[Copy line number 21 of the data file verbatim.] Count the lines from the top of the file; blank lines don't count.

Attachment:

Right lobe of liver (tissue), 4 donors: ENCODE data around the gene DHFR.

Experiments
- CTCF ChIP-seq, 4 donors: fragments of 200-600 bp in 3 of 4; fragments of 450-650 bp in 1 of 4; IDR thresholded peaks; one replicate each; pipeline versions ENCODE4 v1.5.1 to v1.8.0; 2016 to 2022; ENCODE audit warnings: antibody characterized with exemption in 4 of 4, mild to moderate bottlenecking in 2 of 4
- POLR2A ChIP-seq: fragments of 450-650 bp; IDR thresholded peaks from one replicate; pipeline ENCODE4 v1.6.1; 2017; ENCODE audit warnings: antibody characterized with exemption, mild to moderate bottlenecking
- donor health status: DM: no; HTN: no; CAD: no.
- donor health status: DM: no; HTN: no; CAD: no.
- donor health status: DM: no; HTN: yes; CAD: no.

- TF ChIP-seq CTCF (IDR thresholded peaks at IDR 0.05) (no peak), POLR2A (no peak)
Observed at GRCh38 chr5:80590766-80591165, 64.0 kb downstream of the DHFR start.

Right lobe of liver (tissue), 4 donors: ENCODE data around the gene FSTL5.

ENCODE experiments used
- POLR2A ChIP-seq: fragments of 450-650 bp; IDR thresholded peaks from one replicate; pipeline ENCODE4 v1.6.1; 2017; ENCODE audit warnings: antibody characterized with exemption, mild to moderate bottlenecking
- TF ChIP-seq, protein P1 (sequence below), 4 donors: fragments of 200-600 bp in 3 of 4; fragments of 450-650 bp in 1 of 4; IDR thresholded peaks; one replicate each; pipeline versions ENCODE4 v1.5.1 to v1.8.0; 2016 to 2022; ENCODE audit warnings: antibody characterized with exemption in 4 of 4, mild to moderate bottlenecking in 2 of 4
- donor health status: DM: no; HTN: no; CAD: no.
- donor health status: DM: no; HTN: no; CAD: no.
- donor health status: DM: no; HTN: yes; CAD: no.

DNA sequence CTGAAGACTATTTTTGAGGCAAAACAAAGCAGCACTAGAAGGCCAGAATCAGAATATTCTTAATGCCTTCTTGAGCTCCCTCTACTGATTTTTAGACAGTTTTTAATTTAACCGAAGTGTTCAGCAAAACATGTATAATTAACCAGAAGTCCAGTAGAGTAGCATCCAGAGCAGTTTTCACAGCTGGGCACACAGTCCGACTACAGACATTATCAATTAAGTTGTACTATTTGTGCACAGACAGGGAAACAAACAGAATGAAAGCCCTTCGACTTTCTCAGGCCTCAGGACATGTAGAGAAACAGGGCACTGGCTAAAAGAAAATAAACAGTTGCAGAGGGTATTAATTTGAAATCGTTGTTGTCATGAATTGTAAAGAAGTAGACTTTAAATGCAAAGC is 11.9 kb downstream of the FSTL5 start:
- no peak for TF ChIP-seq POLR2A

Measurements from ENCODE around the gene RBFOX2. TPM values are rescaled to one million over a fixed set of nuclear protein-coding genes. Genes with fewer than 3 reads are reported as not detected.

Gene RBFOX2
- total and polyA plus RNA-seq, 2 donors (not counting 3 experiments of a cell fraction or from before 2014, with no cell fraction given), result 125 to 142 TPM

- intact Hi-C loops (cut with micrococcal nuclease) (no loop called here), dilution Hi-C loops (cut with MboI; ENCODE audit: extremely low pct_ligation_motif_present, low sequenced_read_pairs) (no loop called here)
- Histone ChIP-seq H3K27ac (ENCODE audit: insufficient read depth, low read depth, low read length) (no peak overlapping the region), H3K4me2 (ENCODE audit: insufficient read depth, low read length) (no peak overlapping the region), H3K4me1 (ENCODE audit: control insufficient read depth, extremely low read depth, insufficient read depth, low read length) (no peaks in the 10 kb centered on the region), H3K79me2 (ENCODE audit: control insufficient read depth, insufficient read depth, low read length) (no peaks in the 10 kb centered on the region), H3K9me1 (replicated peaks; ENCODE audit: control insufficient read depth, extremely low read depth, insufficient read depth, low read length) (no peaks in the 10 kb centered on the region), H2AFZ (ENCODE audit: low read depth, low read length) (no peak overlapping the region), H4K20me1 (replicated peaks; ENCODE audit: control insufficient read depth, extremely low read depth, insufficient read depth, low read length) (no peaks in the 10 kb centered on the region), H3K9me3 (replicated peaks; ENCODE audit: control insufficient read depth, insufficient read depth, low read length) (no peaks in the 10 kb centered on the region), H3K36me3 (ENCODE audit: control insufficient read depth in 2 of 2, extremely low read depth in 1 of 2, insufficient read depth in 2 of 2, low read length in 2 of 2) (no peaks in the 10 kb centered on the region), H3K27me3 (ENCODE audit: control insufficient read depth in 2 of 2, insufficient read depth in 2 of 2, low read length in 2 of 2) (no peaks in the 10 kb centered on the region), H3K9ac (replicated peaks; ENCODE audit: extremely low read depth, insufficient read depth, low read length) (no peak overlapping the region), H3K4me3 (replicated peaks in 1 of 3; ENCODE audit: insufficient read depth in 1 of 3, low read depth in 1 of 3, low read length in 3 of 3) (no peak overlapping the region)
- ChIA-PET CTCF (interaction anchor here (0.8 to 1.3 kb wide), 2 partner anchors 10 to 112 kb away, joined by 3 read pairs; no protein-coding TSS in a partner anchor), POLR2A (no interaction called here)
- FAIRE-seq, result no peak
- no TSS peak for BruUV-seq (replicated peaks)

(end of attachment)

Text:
- total and polyA plus RNA-seq, 2 donors (not counting 3 experiments of a cell fraction or from before 2014, with no cell fraction given), result 125 to 142 TPM